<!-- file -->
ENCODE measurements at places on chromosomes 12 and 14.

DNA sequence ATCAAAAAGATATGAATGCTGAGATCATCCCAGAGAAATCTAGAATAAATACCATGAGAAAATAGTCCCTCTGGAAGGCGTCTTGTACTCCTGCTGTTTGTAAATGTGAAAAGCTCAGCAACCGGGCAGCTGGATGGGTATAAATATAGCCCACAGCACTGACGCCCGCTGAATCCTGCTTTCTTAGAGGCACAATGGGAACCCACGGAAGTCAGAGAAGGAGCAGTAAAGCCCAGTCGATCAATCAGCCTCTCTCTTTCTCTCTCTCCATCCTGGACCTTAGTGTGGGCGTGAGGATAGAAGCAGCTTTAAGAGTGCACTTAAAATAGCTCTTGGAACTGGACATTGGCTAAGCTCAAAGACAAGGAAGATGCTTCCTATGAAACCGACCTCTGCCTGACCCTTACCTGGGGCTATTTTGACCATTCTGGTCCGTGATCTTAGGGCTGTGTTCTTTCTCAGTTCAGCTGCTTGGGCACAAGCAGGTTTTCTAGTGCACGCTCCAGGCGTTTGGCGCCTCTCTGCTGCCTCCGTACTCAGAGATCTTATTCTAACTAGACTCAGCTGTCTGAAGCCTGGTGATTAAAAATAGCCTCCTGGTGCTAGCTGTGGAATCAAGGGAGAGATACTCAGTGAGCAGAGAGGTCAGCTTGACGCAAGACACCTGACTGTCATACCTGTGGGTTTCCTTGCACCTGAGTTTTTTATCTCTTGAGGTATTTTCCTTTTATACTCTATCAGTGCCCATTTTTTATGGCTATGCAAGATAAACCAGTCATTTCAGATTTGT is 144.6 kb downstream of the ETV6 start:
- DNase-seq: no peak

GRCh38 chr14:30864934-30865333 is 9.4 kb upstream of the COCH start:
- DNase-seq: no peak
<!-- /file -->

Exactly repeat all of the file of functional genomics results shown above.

ENCODE measurements at places on chromosomes 12 and 14.

DNA sequence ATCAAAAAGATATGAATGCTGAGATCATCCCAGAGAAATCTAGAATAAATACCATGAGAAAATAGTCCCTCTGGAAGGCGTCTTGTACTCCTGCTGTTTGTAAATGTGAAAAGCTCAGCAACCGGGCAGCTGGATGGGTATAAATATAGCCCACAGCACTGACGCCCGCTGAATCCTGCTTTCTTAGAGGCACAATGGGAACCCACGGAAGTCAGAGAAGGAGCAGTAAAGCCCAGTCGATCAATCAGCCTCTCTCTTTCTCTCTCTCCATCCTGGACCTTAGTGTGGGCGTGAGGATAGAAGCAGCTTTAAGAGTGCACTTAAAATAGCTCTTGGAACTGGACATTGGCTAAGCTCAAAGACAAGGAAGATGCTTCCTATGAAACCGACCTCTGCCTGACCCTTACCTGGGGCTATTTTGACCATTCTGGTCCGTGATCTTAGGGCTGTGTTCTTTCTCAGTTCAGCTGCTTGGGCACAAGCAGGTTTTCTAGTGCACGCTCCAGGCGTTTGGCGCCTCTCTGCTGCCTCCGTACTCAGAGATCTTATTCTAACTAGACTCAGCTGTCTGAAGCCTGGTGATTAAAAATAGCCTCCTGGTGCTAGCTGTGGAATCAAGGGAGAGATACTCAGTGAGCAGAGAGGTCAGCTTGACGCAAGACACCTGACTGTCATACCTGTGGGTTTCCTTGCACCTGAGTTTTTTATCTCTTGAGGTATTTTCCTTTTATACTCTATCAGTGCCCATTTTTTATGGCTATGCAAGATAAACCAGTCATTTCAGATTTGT is 144.6 kb downstream of the ETV6 start:
- DNase-seq: no peak

GRCh38 chr14:30864934-30865333 is 9.4 kb upstream of the COCH start:
- DNase-seq: no peak